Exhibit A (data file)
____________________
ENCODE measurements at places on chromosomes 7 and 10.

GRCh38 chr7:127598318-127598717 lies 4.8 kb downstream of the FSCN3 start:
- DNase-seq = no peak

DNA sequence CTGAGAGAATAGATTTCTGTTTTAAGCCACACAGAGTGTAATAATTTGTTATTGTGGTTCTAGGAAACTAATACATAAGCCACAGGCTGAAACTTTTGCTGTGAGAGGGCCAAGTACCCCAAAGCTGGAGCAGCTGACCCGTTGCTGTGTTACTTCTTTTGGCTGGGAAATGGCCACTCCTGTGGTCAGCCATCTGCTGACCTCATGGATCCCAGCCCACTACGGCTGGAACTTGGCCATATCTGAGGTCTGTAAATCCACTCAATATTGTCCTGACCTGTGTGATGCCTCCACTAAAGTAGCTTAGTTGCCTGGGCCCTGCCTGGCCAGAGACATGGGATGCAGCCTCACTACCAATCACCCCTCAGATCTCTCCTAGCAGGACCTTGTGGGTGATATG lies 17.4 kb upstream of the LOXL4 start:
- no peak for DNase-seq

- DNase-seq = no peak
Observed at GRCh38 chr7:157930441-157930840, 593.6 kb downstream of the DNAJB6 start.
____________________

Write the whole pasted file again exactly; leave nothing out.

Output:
ENCODE measurements at places on chromosomes 7 and 10.

GRCh38 chr7:127598318-127598717 lies 4.8 kb downstream of the FSCN3 start:
- DNase-seq = no peak

DNA sequence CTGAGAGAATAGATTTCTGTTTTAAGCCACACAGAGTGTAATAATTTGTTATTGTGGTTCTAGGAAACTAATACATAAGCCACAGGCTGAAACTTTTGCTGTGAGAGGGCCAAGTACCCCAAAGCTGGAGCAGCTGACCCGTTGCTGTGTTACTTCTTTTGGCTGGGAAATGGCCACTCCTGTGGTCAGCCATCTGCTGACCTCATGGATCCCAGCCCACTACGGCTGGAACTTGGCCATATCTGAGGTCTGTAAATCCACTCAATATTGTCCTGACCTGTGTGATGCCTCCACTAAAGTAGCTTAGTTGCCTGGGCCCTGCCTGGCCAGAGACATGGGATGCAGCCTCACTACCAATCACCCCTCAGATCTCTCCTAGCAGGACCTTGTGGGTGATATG lies 17.4 kb upstream of the LOXL4 start:
- no peak for DNase-seq

- DNase-seq = no peak
Observed at GRCh38 chr7:157930441-157930840, 593.6 kb downstream of the DNAJB6 start.